Are you a Hunter or Farmer when it comes to selling?

Is it a good idea to divide up your sales team by hunters and farmers?

First, some definitions.

The hunter in salesA hunter is someone who strictly prospects for new business. He usually makes a ton of warm or cold calls. However, in some cases, he may be responding to inbound inquiries from e-mail, trade shows or other sources.

A farmer is someone who manages existing accounts. His job is to handle all billing and shipping inquiries, but more importantly, he is responsible for growing the accounts by cross-selling or up-selling.

The farmer in salesI have worked as both the hunter and farmer simultaneously, i.e., I was responsible for managing x-number of accounts, but I was also expected to prospect for new business. I would normally set time aside each day and just prospect. Based on studies that I’ve read, the best time to prospect is between 8:00 to 10:00 a.m., and again from 4:00 to 5:00 p.m. From 11:00 a.m. to 1:00 p.m. are normally not considered good times because people are out to lunch.

But is it a good idea to divide up the hunter and farmer roles? It really depends on your industry, the type of products and services you are selling, and how many accounts your company has. If you are working for a start-up or small company, you may end up wearing both the hunter and farmer hat – and other hats as well! But as a company begins to grow and add more accounts, those roles may be separated.

As a general rule, the more complex or longer the sales cycle, the better you should allow only hunters to focus on them. The last thing you want to do is have hunters distracted managing existing accounts while trying to close new business. After all, if you are working for months closing $50K orders, do you really want to deal with existing accounts that may only generate an additional $1,000 or so a year?  On the other hand, it may not be a bad idea to allow hunters to manage only large accounts, and hand off smaller accounts to farmers to manage.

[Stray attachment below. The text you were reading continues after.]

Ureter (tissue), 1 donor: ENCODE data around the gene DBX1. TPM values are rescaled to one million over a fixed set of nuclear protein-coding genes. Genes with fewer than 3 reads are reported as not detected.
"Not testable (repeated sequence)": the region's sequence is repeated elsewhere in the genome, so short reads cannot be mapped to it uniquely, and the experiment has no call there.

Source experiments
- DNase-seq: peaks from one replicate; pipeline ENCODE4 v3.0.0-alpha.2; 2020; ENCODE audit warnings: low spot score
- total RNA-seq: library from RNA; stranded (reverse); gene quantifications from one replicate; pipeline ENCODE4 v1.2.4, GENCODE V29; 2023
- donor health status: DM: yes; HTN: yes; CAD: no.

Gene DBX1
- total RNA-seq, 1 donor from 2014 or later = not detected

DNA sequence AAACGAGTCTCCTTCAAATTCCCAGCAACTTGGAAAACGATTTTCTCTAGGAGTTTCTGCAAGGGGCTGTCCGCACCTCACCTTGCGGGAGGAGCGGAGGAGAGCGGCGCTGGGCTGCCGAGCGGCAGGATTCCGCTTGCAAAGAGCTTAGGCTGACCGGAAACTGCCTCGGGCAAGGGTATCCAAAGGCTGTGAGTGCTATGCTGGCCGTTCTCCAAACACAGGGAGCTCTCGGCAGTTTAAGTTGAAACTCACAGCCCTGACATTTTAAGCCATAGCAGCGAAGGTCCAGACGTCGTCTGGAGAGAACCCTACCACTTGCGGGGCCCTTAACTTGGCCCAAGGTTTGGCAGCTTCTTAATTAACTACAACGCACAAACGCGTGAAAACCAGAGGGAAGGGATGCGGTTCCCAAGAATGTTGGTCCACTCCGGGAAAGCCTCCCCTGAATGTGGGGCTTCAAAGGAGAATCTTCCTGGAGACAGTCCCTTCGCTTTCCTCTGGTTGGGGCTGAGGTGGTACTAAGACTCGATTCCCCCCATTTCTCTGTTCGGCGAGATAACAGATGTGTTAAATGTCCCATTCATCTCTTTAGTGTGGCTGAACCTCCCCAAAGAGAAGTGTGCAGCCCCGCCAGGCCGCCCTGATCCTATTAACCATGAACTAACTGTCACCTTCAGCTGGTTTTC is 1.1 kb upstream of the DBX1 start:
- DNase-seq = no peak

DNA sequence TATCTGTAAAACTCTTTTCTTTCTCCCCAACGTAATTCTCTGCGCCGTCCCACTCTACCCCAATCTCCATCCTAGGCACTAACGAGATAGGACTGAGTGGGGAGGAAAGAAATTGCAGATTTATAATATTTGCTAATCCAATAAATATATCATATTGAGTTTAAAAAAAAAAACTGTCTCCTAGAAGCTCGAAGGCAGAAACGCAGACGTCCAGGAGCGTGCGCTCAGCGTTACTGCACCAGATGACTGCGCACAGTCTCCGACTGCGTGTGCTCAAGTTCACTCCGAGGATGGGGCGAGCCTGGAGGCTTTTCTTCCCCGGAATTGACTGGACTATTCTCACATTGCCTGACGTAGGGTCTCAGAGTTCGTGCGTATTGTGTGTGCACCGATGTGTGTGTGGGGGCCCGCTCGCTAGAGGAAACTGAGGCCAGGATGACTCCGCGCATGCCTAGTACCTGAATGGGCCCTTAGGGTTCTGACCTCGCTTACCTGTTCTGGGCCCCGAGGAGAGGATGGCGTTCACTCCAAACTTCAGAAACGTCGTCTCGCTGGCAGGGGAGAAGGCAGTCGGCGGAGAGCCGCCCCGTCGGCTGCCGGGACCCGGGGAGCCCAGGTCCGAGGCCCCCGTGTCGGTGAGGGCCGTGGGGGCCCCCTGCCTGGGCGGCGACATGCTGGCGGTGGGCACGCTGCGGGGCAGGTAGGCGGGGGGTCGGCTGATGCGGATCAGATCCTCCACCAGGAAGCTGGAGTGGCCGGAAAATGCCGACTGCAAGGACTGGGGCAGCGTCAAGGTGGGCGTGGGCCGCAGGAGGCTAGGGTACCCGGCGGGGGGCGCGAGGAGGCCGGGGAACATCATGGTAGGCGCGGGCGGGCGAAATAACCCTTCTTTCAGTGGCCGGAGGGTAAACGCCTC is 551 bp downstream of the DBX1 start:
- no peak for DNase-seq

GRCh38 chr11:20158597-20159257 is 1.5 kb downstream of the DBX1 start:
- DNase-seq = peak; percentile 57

By allowing hunters to manage some large accounts this may introduce a little variety in their jobs. After all, hunting can be stressful because you are constantly dealing with rejections and meeting quota. Allowing hunters to deal with some friendly existing customers may ease the stress level a bit.

The biggest challenge for the farmers is to make sure they don’t become glorified customer service reps. They sometimes have to be pushed to upgrade customers. Yes, this does take time. After all, you are building up relationships. You are digging deeper to learn more about the accounts, and finding other decisions makers to contact. You have to keep up with the industry news and be on the alert of any changes at your accounts. You also have to keep a close eye on your competitors to ensure they don’t steal your customers.

The biggest risk of hunters transferring over their closed accounts to farmers is ensuring that customer relationships will not be impaired. I’ve worked at some companies where customers insisted on only working with the hunter because they developed a good relationship. Despite the hunter reassuring the customers that the farmer will take good care of him, the customer still insisted on working with the hunter. In those rare cases, the hunter kept the customer to ensure peace.

When determining the hunter and farmer role, consider what the salesperson prefers doing. Some people thrive on the challenge of making sales calls and closing business, but they get bored easily managing accounts. They either don’t have the patience or desire to slowly grow accounts over a period of time. Those are your hunters.

The farmers, on the other hand, like the challenge of growing existing accounts. They like digging deep into accounts, learning more about their needs and problems, and uncovering new decision makers.

And there are some who can do both.

 Hunter, Farmer or both. You decide what’s best for your company.

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